Traditional Breeds, Fun Facts
    Heritage breeds possess valuable genetics, but they also embody the history, culture and traditions of a bygone era. Take some time to learn about the various heritage breeds and their unique stories.

    Buckeye chicken: More than 20 years before women earned the right to vote in the United States, Mrs. Nettie Metcalf of Warren, Ohio, was paving her own path. In 1896, Metcalf created the Buckeye chicken breed, the only American chicken developed entirely by a woman. Buckeyes also have a personality all their own. They are a very active fowl noted for being especially vigilant in the pursuit of mice. (Some breeders compare them to cats in this regard.). They are a quality meat bird and good layers.

    Cotton Patch geese: Once commonplace on farms in the southeastern United States, Cotton Patch geese were used to weed cotton and corn fields up until the 1950s. Cotton Patch geese are remembered in the rural South for helping many farm families survive the Great Depression by providing a regular source of meat, eggs and grease. The breed is thought to have been derived from European stock brought to the states during the Colonial period. Because of their smaller size, the breed has the ability to adjust to hot weather better than most of the heavier breeds of geese.

    Runner or Indian Runner duck: Runners have quite a history. Ancient Javan temple carvings indicate that Runner-type ducks existed in the Indochinese peninsula more than 2,000 years ago. People in this part of the world have been herding ducks for hundreds of years. Herders drove flocks of ducks out to rice paddies and fields during the day to eat scattered grain, weed, seeds, snails, insects, larvae, small reptiles and more. (The trained ducks kept in sight of the herder's long bamboo pole and its attached strips of cloth.) The Runner duck makes a great layer and good strains will lay well in excess of 200 white, hen-sized eggs per year. The Runner duck is a very active forager and has an active disposition.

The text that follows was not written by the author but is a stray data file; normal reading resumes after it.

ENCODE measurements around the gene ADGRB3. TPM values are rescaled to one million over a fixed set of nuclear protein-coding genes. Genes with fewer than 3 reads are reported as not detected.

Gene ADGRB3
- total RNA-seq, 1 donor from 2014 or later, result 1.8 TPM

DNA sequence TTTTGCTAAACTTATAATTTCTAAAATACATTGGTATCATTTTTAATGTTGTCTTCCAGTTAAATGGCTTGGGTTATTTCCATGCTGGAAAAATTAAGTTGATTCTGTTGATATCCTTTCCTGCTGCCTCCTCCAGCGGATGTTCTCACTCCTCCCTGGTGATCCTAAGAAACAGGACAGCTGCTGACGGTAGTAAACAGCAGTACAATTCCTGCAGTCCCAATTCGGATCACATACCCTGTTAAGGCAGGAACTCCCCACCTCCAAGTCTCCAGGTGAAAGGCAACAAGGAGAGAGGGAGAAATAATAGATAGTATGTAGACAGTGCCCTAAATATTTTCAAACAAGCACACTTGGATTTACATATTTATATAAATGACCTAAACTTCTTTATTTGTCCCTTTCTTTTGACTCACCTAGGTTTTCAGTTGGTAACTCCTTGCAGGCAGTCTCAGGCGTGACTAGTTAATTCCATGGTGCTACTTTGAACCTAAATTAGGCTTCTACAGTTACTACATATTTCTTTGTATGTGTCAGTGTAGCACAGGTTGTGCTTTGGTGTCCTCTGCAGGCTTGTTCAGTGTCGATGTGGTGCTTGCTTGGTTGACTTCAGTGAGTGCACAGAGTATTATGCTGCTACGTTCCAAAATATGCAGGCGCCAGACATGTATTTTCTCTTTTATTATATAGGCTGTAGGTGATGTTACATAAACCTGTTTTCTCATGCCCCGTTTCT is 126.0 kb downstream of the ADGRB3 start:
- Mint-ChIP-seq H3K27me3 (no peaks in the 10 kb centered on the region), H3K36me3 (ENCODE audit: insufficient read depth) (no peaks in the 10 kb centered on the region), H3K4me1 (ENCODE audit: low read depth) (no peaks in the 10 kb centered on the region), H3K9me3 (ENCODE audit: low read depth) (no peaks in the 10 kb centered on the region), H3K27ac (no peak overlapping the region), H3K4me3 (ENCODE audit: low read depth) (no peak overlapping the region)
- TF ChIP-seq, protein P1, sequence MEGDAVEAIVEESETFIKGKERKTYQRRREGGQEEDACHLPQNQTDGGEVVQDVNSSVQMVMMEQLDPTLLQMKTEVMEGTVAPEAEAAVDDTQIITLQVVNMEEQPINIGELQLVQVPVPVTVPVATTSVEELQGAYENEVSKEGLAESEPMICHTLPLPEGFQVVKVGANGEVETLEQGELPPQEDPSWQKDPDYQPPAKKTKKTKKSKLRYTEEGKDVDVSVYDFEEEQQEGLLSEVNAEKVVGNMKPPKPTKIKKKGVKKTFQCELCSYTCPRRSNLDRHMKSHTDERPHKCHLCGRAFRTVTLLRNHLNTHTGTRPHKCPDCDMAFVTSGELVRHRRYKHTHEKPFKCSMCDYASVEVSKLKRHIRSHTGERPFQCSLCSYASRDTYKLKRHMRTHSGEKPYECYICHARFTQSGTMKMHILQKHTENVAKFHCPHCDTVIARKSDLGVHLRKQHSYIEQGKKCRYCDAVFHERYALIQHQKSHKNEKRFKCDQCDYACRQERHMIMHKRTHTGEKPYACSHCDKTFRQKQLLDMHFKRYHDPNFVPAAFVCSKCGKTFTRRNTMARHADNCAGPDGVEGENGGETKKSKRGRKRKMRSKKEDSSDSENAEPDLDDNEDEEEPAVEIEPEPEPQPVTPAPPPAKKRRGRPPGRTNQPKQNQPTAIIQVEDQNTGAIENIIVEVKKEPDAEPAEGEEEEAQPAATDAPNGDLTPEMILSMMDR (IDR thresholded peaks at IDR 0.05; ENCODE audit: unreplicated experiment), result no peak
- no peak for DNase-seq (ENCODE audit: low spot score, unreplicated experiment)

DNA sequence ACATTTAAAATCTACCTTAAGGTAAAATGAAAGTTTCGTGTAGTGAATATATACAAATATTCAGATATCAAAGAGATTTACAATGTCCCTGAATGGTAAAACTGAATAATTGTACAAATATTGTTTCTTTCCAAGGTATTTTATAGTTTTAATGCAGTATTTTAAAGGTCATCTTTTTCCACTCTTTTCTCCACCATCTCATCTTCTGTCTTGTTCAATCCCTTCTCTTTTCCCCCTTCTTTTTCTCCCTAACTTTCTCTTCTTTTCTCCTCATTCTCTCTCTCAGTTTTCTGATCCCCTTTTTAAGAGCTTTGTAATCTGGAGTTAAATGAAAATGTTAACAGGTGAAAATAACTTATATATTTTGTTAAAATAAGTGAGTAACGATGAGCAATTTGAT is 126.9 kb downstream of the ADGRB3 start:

Narragansett turkey: The Narragansett turkey is named for Narragansett Bay in Rhode Island, where the variety developed. It descends from a cross between native Eastern Wild turkeys and the domestic turkeys (probably Norfolk Blacks) brought to America by English and European colonists beginning in the 1600’s. Improved and standardized for production qualities, the Narragansett became the foundation of the turkey industry in New England. Though it was valued across the country, it was especially important in Rhode Island and Connecticut. Narragansett turkeys have traditionally been known for their calm disposition, good maternal abilities, early maturation, egg production and excellent meat qualities.

    Sources: FAO: The State of Food and Agriculture (2009), Proceedings of the National Academy of Sciences, www.Sustainabletable.org.
     
  2. Goose and Fig

    Goose and Fig Grateful Geese

    8,603
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    Apr 19, 2009
    Fall Creek Falls TN
    I got the link to that in my email yesterday. [​IMG]
     
  3. joletabey

    joletabey SDWD!!!!

    Apr 9, 2009
    western NC
    Thank you!
     
  4. Whispering Winds

    Whispering Winds Chillin' With My Peeps

    It makes me want to get some to help out, but don't you have to keep them separate in order to keep the breed pure? It is very interesting.
     
  5. D'Angelo N Va.

    D'Angelo N Va. Chillin' With My Peeps

    Dec 28, 2009
    Whispering Winds, I don't know about anyone else, but I thoroughly enjoyed reading that. I save the link to my favs. and will forward it to work on Monday when I go back and sign up as a member. Here at home I have dial up and it takes forever to download something..but I am going to join. Thanks again...